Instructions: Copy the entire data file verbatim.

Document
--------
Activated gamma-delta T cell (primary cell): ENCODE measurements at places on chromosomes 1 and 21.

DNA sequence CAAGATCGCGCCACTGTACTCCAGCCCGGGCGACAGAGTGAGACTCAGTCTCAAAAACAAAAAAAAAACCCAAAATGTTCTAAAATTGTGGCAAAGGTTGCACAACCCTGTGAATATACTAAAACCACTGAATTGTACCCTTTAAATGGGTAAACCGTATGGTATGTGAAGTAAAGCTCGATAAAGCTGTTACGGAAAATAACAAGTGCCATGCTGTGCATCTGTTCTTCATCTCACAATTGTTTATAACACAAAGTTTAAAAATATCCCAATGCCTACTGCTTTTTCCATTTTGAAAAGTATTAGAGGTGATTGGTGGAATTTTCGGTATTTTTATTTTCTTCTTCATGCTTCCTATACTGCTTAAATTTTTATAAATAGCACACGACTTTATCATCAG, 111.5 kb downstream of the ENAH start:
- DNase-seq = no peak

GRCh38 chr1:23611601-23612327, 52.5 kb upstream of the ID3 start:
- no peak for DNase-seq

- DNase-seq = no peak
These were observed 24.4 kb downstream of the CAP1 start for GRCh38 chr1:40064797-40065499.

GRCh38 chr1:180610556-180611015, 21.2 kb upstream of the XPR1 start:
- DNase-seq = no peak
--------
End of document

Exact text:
Activated gamma-delta T cell (primary cell): ENCODE measurements at places on chromosomes 1 and 21.

DNA sequence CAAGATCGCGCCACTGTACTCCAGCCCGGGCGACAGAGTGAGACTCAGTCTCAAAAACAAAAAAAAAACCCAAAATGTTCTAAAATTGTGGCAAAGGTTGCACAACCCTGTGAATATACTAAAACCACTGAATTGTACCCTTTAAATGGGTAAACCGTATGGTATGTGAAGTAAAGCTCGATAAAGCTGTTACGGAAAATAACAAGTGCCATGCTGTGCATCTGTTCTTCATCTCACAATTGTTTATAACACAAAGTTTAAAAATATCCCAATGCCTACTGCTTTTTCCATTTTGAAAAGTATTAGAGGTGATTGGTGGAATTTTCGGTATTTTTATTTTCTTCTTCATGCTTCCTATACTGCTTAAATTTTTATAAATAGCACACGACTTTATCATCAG, 111.5 kb downstream of the ENAH start:
- DNase-seq = no peak

GRCh38 chr1:23611601-23612327, 52.5 kb upstream of the ID3 start:
- no peak for DNase-seq

- DNase-seq = no peak
These were observed 24.4 kb downstream of the CAP1 start for GRCh38 chr1:40064797-40065499.

GRCh38 chr1:180610556-180611015, 21.2 kb upstream of the XPR1 start:
- DNase-seq = no peak